## A285494

The On-Line Encyclopedia of Integer Sequences gets regularly updated with new integer sequences. One of the recent updates was contributed by me, A285494.

A285494 is the list of all numbers $k$ so that its digit sum equals its number of distinct prime factors.
A number’s digit sum is the sum of all of its decimal digits. The number $62831853$, for example, has a digit sum of $6+2+8+3+1+8+5+3 = 36$.
A number’s number of distinct prime factors is the number of different prime numbers that multiply together to result in the original number. As an example, $62831853 = 3^2 \cdot 7 \cdot 127 \cdot 7853$, so it has five prime factors of which four are distinct.
Thereby one can conclude that $62831853$ is not an entry in this sequence, as $36 \neq 4$.

The sequence is certainly infinite, as the number $k = 2 \cdot 10^n$ with $n \in \mathbb{N}^*$ has a digit sum of $2 + (0 \cdot n) = 2$ and — because $k = 2^{n+1} \cdot 5^n$ — exactly two distinct prime factors.

In the encyclopedia entry, I provided a Mathematica one-liner to compute the first few entries of this sequence. Since then, I have also written a Python two-liner to achieve the same goal.

(* Mathematica *)
Select[Range[2,10000],Total[IntegerDigits[#]]==Length[FactorInteger[#]]&]
Out = {20, 30, 102, 120, 200, 300, 1002, 1200, 2000, 2001, 2002, 3000, 3010}

# Python 2.7
>>> def p(n):exec"i,f=2,set()\nwhile n>1:\n\tif n%i==0:f.add(i);n/=i;i=1\n\ti+=1";return len(f)
>>> print filter(lambda n:p(n)==sum(map(int,str(n))),range(2,10001))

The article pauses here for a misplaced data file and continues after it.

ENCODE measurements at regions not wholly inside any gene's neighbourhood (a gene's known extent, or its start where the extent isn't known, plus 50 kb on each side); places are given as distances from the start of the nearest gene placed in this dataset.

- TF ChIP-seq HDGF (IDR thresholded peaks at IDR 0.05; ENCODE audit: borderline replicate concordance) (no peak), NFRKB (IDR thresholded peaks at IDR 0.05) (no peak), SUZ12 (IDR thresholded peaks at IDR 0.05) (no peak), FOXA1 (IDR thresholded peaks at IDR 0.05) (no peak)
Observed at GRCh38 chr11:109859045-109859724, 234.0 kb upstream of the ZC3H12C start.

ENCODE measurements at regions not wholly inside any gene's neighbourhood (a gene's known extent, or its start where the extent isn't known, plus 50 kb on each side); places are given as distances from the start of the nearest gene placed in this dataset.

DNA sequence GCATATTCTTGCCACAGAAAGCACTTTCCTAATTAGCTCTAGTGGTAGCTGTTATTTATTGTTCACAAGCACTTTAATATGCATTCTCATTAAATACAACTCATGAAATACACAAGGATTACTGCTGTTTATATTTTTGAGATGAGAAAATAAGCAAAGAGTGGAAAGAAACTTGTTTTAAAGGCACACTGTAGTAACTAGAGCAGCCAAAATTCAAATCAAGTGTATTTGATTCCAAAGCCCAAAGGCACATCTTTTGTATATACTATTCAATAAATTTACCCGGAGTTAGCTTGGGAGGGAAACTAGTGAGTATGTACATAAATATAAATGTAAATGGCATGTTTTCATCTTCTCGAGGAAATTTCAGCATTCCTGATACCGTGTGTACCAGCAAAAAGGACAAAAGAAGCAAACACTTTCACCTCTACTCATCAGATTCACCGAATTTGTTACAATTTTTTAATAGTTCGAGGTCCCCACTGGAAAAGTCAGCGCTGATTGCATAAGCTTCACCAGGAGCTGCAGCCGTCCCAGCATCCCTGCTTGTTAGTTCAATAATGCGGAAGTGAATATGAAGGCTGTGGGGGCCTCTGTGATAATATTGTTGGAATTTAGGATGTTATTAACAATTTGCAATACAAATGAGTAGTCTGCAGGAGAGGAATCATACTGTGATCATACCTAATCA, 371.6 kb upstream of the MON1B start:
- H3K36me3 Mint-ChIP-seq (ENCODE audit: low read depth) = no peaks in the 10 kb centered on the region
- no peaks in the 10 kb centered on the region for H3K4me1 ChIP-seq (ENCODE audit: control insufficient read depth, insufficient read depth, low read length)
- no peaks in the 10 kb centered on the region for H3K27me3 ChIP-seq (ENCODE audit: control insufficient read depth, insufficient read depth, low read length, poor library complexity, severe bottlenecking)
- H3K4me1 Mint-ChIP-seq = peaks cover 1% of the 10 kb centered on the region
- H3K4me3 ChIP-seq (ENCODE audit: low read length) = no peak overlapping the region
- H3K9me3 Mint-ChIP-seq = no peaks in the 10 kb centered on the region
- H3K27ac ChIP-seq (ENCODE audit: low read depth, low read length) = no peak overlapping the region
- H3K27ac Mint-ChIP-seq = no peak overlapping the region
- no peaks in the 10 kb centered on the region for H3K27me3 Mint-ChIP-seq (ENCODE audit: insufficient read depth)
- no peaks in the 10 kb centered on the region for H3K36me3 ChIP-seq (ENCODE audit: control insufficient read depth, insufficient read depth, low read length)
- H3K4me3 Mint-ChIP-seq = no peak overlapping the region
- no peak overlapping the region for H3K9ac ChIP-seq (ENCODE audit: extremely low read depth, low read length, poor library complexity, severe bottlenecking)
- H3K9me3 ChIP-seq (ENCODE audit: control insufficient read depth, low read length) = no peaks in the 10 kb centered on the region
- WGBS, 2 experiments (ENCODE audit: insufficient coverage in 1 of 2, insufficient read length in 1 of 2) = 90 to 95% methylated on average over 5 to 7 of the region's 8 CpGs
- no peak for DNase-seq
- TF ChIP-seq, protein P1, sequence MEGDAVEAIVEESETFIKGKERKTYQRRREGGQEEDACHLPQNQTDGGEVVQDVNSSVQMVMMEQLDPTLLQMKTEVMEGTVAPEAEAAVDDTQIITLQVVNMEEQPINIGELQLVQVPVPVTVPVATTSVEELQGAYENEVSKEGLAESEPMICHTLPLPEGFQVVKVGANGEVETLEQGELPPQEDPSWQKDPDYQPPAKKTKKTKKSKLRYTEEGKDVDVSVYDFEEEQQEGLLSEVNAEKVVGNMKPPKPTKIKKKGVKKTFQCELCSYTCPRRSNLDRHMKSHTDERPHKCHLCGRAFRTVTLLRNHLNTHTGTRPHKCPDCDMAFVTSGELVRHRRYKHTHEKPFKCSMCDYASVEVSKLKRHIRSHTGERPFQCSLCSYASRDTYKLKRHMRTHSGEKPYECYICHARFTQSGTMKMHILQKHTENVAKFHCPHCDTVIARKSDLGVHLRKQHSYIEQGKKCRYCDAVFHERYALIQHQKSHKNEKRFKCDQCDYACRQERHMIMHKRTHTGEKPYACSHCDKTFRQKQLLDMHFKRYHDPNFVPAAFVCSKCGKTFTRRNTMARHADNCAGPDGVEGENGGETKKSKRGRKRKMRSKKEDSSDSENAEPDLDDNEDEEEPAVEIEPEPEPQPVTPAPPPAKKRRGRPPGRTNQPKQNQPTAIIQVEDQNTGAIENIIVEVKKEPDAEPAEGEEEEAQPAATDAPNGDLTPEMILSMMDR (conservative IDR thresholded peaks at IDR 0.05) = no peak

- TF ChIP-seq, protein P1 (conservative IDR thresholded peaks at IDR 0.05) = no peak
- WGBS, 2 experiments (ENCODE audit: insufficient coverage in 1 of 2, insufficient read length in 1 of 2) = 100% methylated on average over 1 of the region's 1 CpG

[20, 30, 102, 120, 200, 300, 1002, 1200, 2000, 2001, 2002, 3000, 3010]


## JClock VIII

Interpreting the hour hand on a clock as a two-dimensional object on a plane, the hand’s tip can be seen as a complex number.
This clock converts the hour hand’s position into a complex number, sets the number’s length to the current minutes and displays it in the form $a + b \cdot i$.
The angle $\phi$ is determined by the hours passed ($\frac{2 \cdot \pi \cdot \text{hour}}{12} = \frac{\pi \cdot \text{hour}}{6}$) but has to be slightly modified because a complex number starts at the horizontal axis and turns anti-clockwise whilst an hour hand starts at the vertical axis and turns — as the name implies — clockwise.
Thus $\phi = (2 \cdot \pi - \frac{\pi \cdot \text{hour}}{6}) + \frac{\pi}{2} = (\frac{15 - \text{hour}}{6}) \cdot \pi$.
The complex number’s length is simply determined by the minutes passed. Because the length must not be equal to $0$, I simply add 1. $|z| = k = \text{minute} + 1$.
Lastly, to convert a complex number in the form $k \cdot e^{\phi \cdot i}$ into the form $a + b \cdot i$, I use the formula $k \cdot (\cos{\phi} + \sin{\phi} \cdot i) = a + b \cdot i$.

# Python 2.7.7 Code
# Pygame 1.9.1 (for Python 2.7.7)
# Jonathan Frech 29th of July, 2016

## Triangular Squares

In a recent video Matt Parker showed a triangular number that also is a square number, 6, and asked if there were more.

A triangular number has the form $\frac{n^2+n}{2}$ — shown by Euler — and a square number has the form $m^2$.
Triangular squares are those numbers for which $\frac{n^2+n}{2} = m^2$ with $n,m \in \mathbb{N}$.
Examples are $\{0, 1, 6, 35, 204, 1189, 6930, \dots\}$ (sequence A001109 in OEIS).

To check if triangular numbers are square numbers is easy (code listed below), but a mathematical function would be nicer.
The first thing I tried was to define the triangular number’s square root as a whole number, $\sqrt{\frac{n^2+n}{2}} = \lfloor \sqrt{\frac{n^2+n}{2}} \rfloor$. This function does not return the square numbers that are triangular but the triangular numbers that are square.
The resulting sequence is $\{0, 1, 8, 49, 288, 1681, 9800, \dots\}$ (sequence A001108 in OEIS).

# Python 2.7.7 Code
# Jonathan Frech 13th of July, 2016
#         edited 15th of July, 2016